With body growth from childhood, the lungs can enlarge by either increasing the volume of air in the periphery (as would occur with inspiration) or by increasing the number of peripheral acinar units. In the former case, the lung tissue density would decrease with inflation, whereas in the latter case, the lung density would be relatively constant as the lung grows. To address this fundamental structural issue, we measured the CT scan density in human subjects of widely varying size at two different lung volumes.
Five hundred one subjects were enrolled in the study. They underwent a chest CT scan at full inspiration and another scan at end expiration. Spirometry, body plethysmography, and diffusing capacity of the lung for carbon monoxide were also measured.
There was a strong correlation between the size of the lungs measured at full inspiration on CT scan and the mean lung density (r = −0.72, P = .001). People with larger lungs had significantly lower mean lung density. These density changes among different subjects overlapped the density changes within subjects at different lung volumes.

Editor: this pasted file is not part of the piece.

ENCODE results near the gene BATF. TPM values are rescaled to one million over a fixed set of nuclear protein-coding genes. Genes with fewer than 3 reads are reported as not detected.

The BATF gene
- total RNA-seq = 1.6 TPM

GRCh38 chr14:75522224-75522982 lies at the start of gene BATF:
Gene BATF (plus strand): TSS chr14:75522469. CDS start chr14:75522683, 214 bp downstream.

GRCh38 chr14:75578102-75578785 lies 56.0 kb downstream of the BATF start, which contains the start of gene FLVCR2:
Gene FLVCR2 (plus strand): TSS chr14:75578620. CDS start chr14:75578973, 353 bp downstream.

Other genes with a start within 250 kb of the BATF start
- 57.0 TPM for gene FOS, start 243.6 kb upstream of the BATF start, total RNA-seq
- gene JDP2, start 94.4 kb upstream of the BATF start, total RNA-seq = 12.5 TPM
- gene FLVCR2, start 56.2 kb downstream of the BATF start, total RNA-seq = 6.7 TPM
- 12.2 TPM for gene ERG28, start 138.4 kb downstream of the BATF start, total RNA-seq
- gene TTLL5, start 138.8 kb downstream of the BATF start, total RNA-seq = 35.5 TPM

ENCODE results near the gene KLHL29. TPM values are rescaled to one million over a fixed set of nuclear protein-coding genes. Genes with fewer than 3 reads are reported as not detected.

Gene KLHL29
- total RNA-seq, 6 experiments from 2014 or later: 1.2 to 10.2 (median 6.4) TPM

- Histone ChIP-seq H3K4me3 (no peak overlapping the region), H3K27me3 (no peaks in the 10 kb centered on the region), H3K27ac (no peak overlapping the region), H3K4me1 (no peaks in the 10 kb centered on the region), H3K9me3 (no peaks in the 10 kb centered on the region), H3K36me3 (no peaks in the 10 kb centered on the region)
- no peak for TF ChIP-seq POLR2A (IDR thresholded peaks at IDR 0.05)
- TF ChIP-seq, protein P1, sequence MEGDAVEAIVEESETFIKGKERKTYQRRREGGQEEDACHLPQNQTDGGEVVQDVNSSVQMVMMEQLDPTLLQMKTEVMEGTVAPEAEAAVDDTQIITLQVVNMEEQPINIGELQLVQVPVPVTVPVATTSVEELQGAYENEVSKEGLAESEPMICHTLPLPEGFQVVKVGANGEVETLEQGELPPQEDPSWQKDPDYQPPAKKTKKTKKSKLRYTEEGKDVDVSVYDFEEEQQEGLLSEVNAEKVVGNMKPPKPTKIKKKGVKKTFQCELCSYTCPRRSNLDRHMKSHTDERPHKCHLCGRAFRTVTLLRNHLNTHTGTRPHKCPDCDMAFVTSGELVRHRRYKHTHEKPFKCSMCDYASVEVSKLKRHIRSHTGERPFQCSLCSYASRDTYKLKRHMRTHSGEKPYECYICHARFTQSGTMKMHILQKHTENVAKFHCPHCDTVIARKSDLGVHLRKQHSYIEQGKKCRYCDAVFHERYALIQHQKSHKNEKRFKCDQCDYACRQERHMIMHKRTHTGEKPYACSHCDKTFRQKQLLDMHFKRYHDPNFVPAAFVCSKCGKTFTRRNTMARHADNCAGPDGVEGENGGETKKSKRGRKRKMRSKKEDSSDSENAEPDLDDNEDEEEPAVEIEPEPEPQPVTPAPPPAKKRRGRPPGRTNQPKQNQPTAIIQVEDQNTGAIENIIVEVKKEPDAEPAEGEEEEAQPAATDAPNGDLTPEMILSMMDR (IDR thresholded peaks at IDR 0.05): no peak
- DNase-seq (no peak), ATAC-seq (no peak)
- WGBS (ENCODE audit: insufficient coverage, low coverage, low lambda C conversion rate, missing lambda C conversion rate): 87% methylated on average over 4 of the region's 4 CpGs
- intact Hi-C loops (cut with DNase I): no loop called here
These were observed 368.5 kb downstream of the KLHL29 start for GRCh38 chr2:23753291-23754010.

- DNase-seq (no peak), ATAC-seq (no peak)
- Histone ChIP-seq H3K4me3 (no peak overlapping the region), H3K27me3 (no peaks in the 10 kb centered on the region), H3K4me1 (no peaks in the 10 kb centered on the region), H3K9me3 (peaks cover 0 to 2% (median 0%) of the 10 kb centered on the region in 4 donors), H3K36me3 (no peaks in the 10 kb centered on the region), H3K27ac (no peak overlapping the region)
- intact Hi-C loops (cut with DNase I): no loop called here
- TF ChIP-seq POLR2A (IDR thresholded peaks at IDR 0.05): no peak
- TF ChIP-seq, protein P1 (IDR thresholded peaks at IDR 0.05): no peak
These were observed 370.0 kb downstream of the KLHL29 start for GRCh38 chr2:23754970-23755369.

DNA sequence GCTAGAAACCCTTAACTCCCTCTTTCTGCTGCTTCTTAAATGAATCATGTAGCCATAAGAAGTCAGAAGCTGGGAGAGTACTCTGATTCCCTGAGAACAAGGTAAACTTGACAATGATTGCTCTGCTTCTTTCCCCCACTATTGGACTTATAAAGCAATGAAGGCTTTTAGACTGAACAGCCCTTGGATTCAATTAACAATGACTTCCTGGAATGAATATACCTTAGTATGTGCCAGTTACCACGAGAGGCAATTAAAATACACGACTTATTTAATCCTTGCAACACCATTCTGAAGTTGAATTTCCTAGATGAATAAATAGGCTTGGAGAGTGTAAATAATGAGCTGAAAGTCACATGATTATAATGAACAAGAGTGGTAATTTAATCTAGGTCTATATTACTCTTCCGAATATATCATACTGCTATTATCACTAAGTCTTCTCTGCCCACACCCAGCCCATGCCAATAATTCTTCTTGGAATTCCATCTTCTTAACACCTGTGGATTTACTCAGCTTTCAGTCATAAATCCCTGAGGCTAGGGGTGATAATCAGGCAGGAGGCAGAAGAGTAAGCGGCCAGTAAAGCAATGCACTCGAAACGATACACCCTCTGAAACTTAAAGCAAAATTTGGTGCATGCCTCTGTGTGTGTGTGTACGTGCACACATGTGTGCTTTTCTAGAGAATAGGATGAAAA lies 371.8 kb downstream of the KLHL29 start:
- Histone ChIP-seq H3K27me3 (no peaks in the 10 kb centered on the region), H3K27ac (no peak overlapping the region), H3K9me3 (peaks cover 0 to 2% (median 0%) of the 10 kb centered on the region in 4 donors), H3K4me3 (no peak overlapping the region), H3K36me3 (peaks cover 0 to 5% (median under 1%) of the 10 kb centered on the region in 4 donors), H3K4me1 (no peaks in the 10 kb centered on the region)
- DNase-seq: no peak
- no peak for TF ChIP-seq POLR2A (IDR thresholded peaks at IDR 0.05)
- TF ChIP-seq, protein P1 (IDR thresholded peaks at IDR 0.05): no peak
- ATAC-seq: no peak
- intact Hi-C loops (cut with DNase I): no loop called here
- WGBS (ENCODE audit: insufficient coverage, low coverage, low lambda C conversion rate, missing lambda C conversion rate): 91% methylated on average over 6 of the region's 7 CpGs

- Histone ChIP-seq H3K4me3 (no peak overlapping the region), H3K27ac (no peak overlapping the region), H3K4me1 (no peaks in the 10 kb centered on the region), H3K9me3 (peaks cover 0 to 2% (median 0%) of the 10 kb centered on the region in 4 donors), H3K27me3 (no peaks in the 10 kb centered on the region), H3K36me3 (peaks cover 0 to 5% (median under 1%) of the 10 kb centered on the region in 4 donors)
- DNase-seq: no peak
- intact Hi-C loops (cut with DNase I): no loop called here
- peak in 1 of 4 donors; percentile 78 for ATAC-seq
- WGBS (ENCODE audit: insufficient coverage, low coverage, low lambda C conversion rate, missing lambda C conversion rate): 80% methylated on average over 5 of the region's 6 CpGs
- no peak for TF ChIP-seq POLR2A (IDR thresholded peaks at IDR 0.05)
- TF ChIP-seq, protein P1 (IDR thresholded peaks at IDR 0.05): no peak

Lung structure in subjects with larger lungs is different from that in subjects with smaller lungs. Tissue volume does not increase in proportion to lung size, as would be required if larger lungs just had more alveoli. These observations suggest that the growth of the lung into adulthood is not accompanied by new alveoli, but rather by enlargement of existing structures. The presence of greater air spaces in larger lungs could impact the occurrence and pathogenesis of spontaneous pneumothorax or COPD.